It’s during these times that we truly confront ourselves – or our disconnection to our Self. Perhaps a loved one passes away and our attention turns inward as the external presence fades. Relationships may come to an end, leaving us without the familiar external focal point. In such moments, we are forced to confront what lies within us. We become acutely aware of our loneliness, which is the feeling that separation from Self spawns. It’s here that we encounter the loneliness embedded in our core fear arising from our Self-separation.
Our yearning for balance and wholeness colors our emotions with a sense of loneliness when we haven’t realized our true Self as consciousness. When we’re confined to identifying solely with our physical bodies, thoughts and emotions – lacking the balancing influence of pure awareness as witness consciousness – we yearn for completeness and often turn to others to fill this emptiness and repair our disconnection. The innate hunger for balance and wholeness persists unfulfilled as long as we only identify with our body and thoughts.
Loneliness is the absence of connection within, not the absence of company without.
Our social conditioning deeply embeds the misperception that our completeness derives from external factors; people, places, things, and circumstances. Romantic movies, books, marketing, and fairy tales inundate us with this belief, fostering the hope and dream of finding the perfect partner and feeling whole in a perfect relationship. We believe they will complete us. The thing outside will make us whole inside. This conditioning perpetuates our sense of loneliness.
Much of our experience of ideal love remains an internal story we create based upon our conditioning. This becomes our infatuation. We live internally in a fairy tale that we and society write. A significant portion of our perception of ideal love is rooted in the narratives we construct, shaped by our conditioning. This internal storytelling often leads to infatuation, where we believe in a self-made fairy tale. However, reality frequently fails to align with the scripted love story we’ve envisioned.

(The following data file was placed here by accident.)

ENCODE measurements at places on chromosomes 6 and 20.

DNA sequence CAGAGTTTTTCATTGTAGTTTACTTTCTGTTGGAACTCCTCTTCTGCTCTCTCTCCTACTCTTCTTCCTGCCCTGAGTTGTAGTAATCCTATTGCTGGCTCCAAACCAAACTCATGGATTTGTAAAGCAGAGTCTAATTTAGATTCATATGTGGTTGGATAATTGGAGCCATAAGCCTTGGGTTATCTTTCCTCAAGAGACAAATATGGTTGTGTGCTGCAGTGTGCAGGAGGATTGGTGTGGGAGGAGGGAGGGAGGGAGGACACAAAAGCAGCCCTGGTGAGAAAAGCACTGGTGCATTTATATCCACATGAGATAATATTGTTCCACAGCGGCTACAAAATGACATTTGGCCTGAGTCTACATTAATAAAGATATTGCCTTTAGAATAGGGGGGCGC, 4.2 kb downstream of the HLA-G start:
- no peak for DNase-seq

Without recognizing our Self as pure awareness, whether in solitude or in a relationship, we remain susceptible to loneliness. When we’re not in a relationship, we often long for one, and when we are in one, we may yearn for something or someone different. Loneliness can escalate into neediness, a relentless pursuit of love, or unworthiness. However, it can also become a catalyst for seeking an end to our suffering, motivating us to embark on a path of awakening that unveils the genuine source of wholeness.
Loneliness as a Catalyst:
We grasp for relationships to ease our sense of loneliness. But relationships serve as primary vessels which hold the experiences that become our evolution and awakening. Some are gentle, loving and kind while others are difficult and heartbreaking. Relationships are one of the chief and most powerful tools that reveal who we are and how we value everything.
The value we give to another depends upon our own sense of worthiness and sufficiency. Our attitude toward ourselves determines how we see others and how we behave toward them.
Both relationships and loneliness are grace; the power of realization.
If we embrace loneliness as motivation for Self-awakening and allow it to transform into stillness, silence, and re-connection, we can wield it as a potent tool for personal growth. As we progressively unveil our true Self, we can savor the natural balance that relationships bring and experience the fulfillment of knowing our authentic Self, devoid of the suffering of loneliness, neediness, infatuation, or grasping.
Ultimately, loneliness serves as a summons to wholeness, although we often remain oblivious to its purpose and cause. Deep within us, our authentic Self beckons us to reunite, remember, reveal, and illuminate our inner essence. We mistakenly believe it’s a call from the external world, a call for another to complete what is already whole. In reality, loneliness is our most faithful companion, waiting for the moment when we finally perceive it clearly and recognize it as grace calling us towards Self-realization.